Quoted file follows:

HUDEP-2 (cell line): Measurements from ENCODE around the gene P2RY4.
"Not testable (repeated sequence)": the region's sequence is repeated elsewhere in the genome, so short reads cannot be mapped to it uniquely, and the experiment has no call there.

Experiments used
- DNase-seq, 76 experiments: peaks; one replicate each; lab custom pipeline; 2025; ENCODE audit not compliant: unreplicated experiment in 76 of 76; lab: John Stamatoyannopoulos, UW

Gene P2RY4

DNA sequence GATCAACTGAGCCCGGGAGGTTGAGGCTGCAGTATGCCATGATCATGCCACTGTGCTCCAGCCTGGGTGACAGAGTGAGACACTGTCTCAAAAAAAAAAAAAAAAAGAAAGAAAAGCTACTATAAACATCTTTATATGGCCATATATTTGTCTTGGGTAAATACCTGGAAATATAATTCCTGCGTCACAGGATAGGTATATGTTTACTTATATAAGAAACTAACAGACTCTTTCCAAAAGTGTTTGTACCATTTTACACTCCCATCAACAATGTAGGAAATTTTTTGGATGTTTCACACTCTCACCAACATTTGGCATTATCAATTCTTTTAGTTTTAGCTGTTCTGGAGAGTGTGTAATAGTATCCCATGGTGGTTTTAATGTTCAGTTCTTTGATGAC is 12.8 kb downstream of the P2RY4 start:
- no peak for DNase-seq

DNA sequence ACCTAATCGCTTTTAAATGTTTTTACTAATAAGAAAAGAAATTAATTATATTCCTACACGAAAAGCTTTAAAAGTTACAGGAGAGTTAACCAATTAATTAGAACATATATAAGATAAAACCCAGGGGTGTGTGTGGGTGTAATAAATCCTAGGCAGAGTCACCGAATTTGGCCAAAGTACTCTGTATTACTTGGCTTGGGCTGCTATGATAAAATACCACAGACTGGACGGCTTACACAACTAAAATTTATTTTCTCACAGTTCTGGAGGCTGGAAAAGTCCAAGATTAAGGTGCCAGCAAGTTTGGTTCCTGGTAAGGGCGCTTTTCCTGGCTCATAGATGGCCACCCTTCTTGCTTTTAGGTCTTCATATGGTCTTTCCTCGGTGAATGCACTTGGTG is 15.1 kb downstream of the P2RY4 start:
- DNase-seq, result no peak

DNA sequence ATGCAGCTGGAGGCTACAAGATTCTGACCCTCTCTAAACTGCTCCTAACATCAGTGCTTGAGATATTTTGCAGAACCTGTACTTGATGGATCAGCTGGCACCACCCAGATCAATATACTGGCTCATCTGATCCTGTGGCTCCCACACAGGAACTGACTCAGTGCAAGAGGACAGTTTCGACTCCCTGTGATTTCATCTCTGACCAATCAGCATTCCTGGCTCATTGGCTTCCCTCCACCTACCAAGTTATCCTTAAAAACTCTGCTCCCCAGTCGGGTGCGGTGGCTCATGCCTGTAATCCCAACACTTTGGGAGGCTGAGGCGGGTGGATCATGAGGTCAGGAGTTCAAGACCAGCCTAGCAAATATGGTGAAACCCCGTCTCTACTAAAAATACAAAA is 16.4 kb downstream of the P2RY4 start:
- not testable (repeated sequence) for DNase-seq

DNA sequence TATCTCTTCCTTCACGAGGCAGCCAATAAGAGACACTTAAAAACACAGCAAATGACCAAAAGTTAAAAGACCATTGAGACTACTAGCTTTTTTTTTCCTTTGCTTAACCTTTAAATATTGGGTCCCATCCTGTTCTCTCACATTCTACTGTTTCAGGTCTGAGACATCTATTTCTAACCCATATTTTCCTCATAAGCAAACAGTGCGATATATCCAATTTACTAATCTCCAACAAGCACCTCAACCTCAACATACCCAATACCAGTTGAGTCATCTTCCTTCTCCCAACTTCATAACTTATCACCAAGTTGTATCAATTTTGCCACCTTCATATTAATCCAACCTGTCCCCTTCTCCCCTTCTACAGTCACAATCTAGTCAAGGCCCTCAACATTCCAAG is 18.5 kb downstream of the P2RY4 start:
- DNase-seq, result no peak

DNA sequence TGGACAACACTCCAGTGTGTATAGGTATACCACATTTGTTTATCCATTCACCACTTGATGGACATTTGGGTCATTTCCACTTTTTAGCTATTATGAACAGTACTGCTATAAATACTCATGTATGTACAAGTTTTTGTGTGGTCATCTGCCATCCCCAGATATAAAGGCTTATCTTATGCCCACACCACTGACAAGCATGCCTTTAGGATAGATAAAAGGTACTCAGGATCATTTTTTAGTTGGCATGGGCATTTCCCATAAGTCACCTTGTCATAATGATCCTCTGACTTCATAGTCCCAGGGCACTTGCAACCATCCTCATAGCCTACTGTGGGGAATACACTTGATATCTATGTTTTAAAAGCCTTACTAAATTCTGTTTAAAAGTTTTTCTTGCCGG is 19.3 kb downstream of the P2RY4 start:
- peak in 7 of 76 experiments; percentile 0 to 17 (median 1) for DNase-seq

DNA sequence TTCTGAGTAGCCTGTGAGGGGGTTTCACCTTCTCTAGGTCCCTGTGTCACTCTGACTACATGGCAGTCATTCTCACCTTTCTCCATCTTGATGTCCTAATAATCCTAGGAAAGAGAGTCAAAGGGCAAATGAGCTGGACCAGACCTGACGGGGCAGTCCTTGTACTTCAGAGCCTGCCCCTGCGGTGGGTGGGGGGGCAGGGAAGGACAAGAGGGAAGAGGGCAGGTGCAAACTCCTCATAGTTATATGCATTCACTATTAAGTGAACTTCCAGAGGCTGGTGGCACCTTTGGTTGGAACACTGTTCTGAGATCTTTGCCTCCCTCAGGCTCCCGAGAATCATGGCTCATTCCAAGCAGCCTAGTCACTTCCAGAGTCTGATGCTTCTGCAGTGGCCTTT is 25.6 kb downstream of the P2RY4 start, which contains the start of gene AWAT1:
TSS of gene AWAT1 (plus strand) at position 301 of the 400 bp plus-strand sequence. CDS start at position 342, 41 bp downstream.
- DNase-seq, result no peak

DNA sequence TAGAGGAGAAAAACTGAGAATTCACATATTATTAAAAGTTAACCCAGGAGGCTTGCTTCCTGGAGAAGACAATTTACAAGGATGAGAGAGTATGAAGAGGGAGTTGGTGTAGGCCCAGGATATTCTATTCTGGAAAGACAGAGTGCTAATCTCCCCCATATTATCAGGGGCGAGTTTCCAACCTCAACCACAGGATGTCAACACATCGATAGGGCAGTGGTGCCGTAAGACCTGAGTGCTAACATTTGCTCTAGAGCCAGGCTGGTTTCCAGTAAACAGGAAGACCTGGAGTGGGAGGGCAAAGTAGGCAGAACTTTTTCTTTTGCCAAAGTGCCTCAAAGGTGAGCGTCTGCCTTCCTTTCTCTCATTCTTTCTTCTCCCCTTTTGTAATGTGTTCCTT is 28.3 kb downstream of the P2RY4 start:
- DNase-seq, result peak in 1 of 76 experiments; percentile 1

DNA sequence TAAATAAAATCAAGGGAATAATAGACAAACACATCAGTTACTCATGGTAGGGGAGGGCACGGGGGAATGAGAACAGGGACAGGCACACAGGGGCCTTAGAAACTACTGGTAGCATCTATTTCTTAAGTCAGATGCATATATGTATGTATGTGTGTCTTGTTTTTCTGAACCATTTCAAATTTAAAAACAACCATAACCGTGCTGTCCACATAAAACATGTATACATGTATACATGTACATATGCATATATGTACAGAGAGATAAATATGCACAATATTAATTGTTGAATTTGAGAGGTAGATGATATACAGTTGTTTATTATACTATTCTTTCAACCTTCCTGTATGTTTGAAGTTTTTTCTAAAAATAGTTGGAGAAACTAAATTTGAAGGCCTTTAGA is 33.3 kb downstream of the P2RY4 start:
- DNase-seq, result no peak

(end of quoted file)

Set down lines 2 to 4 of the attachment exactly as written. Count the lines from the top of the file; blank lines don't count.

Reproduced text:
"Not testable (repeated sequence)": the region's sequence is repeated elsewhere in the genome, so short reads cannot be mapped to it uniquely, and the experiment has no call there.

Experiments used
- DNase-seq, 76 experiments: peaks; one replicate each; lab custom pipeline; 2025; ENCODE audit not compliant: unreplicated experiment in 76 of 76; lab: John Stamatoyannopoulos, UW